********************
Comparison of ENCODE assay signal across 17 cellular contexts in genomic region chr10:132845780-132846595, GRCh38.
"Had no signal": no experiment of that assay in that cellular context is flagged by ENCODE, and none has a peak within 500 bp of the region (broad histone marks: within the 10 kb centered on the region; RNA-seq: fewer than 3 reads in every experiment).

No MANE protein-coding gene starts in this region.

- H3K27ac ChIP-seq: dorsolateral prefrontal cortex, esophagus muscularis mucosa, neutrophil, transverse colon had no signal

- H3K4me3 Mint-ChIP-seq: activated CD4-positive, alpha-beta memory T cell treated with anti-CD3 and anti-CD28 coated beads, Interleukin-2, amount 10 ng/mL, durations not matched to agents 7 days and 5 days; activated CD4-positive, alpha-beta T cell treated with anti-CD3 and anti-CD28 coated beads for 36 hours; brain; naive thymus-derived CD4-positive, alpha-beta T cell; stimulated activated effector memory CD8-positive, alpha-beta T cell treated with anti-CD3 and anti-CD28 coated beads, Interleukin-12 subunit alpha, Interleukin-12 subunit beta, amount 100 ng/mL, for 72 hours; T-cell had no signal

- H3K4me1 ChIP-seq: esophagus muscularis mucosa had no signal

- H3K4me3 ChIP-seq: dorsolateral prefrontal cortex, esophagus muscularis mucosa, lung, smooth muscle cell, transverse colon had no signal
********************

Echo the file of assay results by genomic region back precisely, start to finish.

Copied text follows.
Comparison of ENCODE assay signal across 17 cellular contexts in genomic region chr10:132845780-132846595, GRCh38.
"Had no signal": no experiment of that assay in that cellular context is flagged by ENCODE, and none has a peak within 500 bp of the region (broad histone marks: within the 10 kb centered on the region; RNA-seq: fewer than 3 reads in every experiment).

No MANE protein-coding gene starts in this region.

- H3K27ac ChIP-seq: dorsolateral prefrontal cortex, esophagus muscularis mucosa, neutrophil, transverse colon had no signal

- H3K4me3 Mint-ChIP-seq: activated CD4-positive, alpha-beta memory T cell treated with anti-CD3 and anti-CD28 coated beads, Interleukin-2, amount 10 ng/mL, durations not matched to agents 7 days and 5 days; activated CD4-positive, alpha-beta T cell treated with anti-CD3 and anti-CD28 coated beads for 36 hours; brain; naive thymus-derived CD4-positive, alpha-beta T cell; stimulated activated effector memory CD8-positive, alpha-beta T cell treated with anti-CD3 and anti-CD28 coated beads, Interleukin-12 subunit alpha, Interleukin-12 subunit beta, amount 100 ng/mL, for 72 hours; T-cell had no signal

- H3K4me1 ChIP-seq: esophagus muscularis mucosa had no signal

- H3K4me3 ChIP-seq: dorsolateral prefrontal cortex, esophagus muscularis mucosa, lung, smooth muscle cell, transverse colon had no signal